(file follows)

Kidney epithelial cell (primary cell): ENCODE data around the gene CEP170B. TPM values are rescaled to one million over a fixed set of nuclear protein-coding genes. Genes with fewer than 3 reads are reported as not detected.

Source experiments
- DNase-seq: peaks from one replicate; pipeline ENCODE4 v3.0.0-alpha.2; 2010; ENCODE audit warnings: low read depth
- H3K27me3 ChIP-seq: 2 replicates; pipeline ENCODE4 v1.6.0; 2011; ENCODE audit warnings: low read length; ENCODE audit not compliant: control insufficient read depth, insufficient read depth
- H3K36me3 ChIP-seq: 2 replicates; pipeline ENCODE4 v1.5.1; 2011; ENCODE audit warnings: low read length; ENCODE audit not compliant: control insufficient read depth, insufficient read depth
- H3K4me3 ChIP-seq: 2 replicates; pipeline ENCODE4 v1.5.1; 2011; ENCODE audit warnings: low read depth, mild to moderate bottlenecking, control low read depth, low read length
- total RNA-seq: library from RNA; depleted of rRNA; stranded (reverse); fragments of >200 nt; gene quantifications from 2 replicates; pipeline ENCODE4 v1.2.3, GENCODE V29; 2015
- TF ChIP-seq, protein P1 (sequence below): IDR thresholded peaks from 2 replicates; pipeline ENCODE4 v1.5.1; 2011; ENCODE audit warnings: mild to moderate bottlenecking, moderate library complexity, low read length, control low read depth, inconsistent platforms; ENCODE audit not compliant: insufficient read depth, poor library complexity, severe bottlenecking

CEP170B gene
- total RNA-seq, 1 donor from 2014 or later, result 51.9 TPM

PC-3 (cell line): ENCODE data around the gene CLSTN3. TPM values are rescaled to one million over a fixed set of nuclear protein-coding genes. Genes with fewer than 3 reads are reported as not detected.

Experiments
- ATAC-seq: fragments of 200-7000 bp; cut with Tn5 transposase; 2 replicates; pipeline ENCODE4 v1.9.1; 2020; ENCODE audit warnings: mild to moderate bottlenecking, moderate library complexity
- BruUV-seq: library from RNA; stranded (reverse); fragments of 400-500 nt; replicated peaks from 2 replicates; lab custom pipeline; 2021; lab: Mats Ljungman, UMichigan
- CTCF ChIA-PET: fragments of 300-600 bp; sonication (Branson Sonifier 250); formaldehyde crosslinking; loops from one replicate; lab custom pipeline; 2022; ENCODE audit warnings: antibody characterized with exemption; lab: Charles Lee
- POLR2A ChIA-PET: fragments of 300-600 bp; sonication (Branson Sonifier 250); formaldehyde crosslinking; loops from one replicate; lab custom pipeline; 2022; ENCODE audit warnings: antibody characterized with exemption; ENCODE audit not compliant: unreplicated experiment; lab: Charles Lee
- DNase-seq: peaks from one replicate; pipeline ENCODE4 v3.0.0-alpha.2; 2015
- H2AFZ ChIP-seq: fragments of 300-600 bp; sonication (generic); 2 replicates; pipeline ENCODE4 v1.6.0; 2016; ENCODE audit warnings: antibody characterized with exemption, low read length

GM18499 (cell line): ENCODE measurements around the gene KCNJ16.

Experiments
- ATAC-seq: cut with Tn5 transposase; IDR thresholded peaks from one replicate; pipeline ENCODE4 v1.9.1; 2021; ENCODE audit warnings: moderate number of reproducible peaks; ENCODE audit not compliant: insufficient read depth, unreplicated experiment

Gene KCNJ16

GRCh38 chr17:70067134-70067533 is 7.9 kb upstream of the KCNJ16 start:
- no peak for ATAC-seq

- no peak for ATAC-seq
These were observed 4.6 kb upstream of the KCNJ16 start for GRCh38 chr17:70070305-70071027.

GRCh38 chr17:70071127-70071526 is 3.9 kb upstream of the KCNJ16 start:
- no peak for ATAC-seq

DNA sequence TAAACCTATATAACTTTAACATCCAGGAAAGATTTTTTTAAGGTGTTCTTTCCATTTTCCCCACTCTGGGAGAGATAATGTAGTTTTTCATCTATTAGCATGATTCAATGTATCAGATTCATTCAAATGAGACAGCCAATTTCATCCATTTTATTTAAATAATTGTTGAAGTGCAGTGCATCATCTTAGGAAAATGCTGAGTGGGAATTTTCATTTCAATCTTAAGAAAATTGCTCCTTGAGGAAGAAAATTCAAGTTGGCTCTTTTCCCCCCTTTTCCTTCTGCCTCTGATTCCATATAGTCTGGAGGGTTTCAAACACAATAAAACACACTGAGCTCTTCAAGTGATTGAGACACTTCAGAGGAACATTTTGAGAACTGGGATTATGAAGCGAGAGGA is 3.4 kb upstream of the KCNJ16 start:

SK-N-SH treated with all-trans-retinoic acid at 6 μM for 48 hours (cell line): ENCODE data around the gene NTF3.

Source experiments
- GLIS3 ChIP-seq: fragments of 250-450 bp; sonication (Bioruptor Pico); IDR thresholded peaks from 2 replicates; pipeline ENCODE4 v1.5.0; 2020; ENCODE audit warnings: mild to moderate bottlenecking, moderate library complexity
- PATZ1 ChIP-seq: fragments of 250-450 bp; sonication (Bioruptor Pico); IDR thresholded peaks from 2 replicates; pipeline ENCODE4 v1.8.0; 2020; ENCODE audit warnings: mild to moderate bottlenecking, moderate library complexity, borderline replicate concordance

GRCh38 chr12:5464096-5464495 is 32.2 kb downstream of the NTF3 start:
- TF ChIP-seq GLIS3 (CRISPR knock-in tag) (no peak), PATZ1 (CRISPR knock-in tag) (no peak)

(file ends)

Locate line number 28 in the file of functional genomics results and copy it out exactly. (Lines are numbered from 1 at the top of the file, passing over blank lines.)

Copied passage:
- no peak for ATAC-seq